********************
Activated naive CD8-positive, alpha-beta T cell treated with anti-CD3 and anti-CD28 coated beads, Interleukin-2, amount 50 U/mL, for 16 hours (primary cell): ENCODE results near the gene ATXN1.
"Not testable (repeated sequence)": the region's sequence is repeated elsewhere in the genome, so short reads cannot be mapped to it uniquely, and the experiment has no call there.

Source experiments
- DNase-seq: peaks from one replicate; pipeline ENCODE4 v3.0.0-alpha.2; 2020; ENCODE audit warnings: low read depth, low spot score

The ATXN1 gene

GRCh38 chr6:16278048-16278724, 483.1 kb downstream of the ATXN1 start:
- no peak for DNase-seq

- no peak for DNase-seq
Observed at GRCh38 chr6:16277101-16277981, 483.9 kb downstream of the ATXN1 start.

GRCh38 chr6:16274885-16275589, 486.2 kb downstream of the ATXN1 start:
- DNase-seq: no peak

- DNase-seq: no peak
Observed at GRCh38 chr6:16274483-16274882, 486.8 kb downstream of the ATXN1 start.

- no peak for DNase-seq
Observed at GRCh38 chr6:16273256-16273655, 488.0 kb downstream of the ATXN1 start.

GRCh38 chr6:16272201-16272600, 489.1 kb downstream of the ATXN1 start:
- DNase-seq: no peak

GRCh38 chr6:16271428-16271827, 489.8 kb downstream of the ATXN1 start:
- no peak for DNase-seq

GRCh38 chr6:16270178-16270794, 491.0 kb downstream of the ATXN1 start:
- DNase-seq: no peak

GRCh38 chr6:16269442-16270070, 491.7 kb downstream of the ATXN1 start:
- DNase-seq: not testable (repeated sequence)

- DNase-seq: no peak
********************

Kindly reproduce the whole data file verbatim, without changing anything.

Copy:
Activated naive CD8-positive, alpha-beta T cell treated with anti-CD3 and anti-CD28 coated beads, Interleukin-2, amount 50 U/mL, for 16 hours (primary cell): ENCODE results near the gene ATXN1.
"Not testable (repeated sequence)": the region's sequence is repeated elsewhere in the genome, so short reads cannot be mapped to it uniquely, and the experiment has no call there.

Source experiments
- DNase-seq: peaks from one replicate; pipeline ENCODE4 v3.0.0-alpha.2; 2020; ENCODE audit warnings: low read depth, low spot score

The ATXN1 gene

GRCh38 chr6:16278048-16278724, 483.1 kb downstream of the ATXN1 start:
- no peak for DNase-seq

- no peak for DNase-seq
Observed at GRCh38 chr6:16277101-16277981, 483.9 kb downstream of the ATXN1 start.

GRCh38 chr6:16274885-16275589, 486.2 kb downstream of the ATXN1 start:
- DNase-seq: no peak

- DNase-seq: no peak
Observed at GRCh38 chr6:16274483-16274882, 486.8 kb downstream of the ATXN1 start.

- no peak for DNase-seq
Observed at GRCh38 chr6:16273256-16273655, 488.0 kb downstream of the ATXN1 start.

GRCh38 chr6:16272201-16272600, 489.1 kb downstream of the ATXN1 start:
- DNase-seq: no peak

GRCh38 chr6:16271428-16271827, 489.8 kb downstream of the ATXN1 start:
- no peak for DNase-seq

GRCh38 chr6:16270178-16270794, 491.0 kb downstream of the ATXN1 start:
- DNase-seq: no peak

GRCh38 chr6:16269442-16270070, 491.7 kb downstream of the ATXN1 start:
- DNase-seq: not testable (repeated sequence)

- DNase-seq: no peak